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Sabrina Fenton congratulates Heather Taylor after Taylor scored the first goal of Penn's game Saturday, but Harvard came back to win 2-1. (Jacques-Jean Tiziou/The Daily Pennsylvanian)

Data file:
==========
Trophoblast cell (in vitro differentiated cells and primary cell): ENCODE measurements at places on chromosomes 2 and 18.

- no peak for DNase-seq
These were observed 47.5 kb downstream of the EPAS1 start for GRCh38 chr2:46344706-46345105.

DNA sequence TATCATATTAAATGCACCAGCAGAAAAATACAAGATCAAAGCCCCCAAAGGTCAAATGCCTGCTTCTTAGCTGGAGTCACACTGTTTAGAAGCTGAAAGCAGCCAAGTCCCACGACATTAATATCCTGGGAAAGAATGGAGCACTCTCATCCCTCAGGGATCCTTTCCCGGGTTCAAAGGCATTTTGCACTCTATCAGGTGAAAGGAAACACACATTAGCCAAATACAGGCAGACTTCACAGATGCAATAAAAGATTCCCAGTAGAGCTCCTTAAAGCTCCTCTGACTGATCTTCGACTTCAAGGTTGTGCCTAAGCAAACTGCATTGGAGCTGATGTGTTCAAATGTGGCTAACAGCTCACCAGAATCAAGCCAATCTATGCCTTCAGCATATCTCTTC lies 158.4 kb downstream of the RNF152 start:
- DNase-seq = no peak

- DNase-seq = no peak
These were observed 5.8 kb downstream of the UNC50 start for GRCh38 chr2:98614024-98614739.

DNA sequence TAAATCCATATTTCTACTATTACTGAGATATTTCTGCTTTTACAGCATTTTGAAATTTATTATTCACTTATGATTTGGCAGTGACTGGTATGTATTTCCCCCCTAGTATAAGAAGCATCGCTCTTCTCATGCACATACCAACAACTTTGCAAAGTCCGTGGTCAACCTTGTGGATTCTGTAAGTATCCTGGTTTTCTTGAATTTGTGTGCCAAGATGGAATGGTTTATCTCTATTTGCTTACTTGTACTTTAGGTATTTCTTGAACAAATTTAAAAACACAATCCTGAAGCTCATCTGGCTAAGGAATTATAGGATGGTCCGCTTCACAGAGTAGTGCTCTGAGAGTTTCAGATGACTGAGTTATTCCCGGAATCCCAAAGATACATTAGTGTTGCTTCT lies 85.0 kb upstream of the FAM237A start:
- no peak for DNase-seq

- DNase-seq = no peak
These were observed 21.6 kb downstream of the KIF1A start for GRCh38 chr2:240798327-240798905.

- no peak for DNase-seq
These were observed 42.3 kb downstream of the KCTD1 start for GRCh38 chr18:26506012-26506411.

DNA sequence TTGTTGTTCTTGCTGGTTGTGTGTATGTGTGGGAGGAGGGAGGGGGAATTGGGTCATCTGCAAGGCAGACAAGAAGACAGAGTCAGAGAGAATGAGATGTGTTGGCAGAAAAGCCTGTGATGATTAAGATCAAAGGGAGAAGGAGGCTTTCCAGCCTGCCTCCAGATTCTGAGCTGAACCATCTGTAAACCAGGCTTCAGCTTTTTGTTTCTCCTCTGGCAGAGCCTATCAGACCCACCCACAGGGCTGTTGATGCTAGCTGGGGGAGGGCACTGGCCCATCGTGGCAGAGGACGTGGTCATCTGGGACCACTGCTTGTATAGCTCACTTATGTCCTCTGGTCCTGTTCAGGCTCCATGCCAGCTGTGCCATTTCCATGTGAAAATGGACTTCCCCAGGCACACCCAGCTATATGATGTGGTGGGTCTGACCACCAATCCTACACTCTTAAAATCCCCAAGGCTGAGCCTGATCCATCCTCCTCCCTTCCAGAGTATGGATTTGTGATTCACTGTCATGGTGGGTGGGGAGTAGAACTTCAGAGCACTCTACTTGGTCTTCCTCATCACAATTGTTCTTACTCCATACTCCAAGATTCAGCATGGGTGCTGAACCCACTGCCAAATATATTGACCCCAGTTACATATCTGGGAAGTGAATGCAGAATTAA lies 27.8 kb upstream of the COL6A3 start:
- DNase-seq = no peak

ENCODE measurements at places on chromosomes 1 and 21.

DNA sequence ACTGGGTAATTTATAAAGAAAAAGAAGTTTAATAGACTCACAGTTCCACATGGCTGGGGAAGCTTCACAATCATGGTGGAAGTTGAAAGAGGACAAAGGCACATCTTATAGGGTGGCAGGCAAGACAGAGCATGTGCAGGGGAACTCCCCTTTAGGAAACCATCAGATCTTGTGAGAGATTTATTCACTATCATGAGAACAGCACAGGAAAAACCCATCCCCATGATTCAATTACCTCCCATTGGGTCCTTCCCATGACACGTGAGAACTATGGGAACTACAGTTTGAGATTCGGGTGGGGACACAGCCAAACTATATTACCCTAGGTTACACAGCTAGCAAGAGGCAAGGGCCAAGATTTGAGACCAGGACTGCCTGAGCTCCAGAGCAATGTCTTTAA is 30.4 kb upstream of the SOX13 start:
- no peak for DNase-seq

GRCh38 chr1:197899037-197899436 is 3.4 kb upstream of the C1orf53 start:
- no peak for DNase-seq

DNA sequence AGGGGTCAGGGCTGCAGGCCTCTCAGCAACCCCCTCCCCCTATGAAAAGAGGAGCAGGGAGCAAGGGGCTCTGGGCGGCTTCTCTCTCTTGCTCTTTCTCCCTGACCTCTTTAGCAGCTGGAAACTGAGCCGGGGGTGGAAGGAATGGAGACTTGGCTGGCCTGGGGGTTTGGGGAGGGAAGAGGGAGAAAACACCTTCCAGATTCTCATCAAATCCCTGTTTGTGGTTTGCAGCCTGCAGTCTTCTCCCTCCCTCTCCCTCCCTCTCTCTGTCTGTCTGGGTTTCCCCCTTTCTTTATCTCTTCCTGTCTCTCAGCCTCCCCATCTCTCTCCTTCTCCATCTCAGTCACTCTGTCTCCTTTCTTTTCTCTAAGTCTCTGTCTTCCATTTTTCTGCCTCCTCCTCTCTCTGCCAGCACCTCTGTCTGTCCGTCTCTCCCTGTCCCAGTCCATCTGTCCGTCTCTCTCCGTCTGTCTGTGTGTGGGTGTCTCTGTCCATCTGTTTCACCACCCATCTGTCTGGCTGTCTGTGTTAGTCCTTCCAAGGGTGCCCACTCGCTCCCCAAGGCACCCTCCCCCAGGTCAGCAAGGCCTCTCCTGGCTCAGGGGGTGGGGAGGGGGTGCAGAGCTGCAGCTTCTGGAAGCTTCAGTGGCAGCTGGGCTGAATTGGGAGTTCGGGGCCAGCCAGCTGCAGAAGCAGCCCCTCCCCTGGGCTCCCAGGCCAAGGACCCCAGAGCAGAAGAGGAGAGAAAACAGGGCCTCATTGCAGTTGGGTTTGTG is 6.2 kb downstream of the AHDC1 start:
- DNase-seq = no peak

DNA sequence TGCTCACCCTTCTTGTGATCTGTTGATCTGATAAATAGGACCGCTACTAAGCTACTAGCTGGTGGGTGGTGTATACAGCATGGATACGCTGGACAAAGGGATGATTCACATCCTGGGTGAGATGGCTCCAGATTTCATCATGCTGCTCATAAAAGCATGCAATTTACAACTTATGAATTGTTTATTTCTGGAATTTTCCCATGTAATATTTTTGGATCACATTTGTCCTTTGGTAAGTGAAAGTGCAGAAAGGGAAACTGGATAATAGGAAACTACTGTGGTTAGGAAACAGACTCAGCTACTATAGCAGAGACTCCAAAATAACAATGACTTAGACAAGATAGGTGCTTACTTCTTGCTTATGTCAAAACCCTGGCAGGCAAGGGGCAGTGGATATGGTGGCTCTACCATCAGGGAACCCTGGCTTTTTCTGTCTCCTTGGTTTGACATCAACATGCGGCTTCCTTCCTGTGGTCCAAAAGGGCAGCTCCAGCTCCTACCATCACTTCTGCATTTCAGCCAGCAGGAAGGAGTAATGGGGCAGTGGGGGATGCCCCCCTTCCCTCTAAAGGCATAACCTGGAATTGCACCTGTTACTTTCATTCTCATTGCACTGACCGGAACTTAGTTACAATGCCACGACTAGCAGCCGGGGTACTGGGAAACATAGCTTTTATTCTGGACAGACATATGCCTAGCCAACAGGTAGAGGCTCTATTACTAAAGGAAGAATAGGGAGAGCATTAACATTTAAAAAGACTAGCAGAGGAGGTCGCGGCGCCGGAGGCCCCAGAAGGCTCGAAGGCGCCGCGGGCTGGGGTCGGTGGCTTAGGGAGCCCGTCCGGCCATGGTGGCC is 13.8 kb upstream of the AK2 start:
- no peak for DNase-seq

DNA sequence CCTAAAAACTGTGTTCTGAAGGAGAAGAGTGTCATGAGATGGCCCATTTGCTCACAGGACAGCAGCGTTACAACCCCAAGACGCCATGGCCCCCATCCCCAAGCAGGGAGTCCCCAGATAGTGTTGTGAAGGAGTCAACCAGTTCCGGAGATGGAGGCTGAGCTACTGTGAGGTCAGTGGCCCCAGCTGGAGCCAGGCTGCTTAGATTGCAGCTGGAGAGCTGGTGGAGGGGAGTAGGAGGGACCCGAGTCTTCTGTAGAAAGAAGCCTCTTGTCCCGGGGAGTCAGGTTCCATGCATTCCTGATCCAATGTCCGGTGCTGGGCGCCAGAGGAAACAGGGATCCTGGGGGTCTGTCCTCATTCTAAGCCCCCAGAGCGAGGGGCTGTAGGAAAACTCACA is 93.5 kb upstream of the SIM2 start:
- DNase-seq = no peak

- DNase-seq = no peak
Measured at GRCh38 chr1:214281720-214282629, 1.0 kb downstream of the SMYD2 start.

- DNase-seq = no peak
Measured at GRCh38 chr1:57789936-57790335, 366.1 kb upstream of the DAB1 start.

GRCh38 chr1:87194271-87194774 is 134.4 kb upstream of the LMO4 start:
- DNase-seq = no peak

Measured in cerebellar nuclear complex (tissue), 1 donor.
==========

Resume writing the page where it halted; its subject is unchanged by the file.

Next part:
In a matter of seconds, everything came crashing down on the Penn women's soccer team. Its nine-game, two-year home winning streak? Over. Its chances of winning its first-ever Ivy League title? Severely threatened. Its inability to beat Harvard? Still alive. All on a Harvard two-goal spurt in the 72nd minute. All in a matter of seconds. In this highly anticipated match, both the Quakers and Crimson came out intense and physical in Saturday's Ancient Eight battle at Rhodes Field. Harvard controlled possession for a good portion of the first half, but it was Penn that had the majority of good scoring opportunities. Fifteen minutes into the contest, Penn sophomore midfielder Jennifer Valentine shot just wide from point-blank range. A minute later, sophomore forward Heather Taylor hit the top crossbar on a deep strike. "We had a lot of legit chances to win the game," Penn coach Darren Ambrose said after the game. "We cannot miss chances to score against Harvard." Both squads went shot for shot the rest of the half in a great battle of will and determination. But neither team could get the ball in the back of the net, and the scoreboard read zeroes at halftime. It was not until the 58th minute that either team could record a goal. The Quakers took a 1-0 lead when senior midfielder and co-captain Kelli Toland sent a through ball to Taylor, who beat the last Crimson defender before firing a strike over the outstretched arms of Harvard sophomore goalkeeper Cheryl Gunther. The goal ignited a massive Quakers celebration as all the players jumped on the sophomore forward just inside the 18-yard box. The jubilation, however, would be short-lived. In the 72nd minute, Harvard sophomore forward and leading goal-scorer Joey Yenne plowed a deep shot that landed over Penn sophomore goalkeeper Katherine Hunt and into the upper-right corner of the goal, tying the game at one goal apiece. With the added momentum, the Crimson took the lead just 20 seconds later on another deep shot, this one coming off the foot of senior midfielder Meredith Stewart. "We've got to learn to play with a lead," Ambrose said. "After we score a goal, it's not the time to let down -- it's the time to step up and put the foot on the gas." Ambrose, however, acknowledged that the two Harvard goals were well-deserved. "Our defending was tremendous. I'd take that again," Ambrose said, referring to the Crimson's two long goals. After Harvard took the 2-1 lead, the Quakers put a lot of pressure on the Crimson. They had a lot of chances, but they simply could not find the back of the net. Just as time was expiring, Penn senior midfielder Angela Konstantaras, who played tremendously well all game, beat a Harvard defender wide before feeding it to fellow senior and co-captain Ashley Kjar in the middle. But time ran out before a shot could be made. Time ran out on the seniors who have accomplished so much in the past four years, but who have never beaten Harvard. Time ran out on the hearts of all the Quakers. "There's nothing I can say that can adequately explain how this team feels," Ambrose said. "It's gut-wrenching." "I'm utterly, completely and totally disappointed," a devastated Toland added. The disappointment for the Red and Blue is quite understandable. Not only did the Quakers lose their home-field winning streak, but the seniors missed their final opportunity to defeat the only Ivy team that they never have. Adding to the disappointment is the fact that this marks the third straight year in which Penn blew a 1-0 lead before falling to the Crimson, 2-1. Nevertheless, the Quakers will walk away from the game with their heads held high. "As a team unit, we played with all our heart," Konstantaras said. "We left everything on the field -- no regrets." "I'm more proud of this team now than I was before," Ambrose said. "There's absolutely nothing to be ashamed of."

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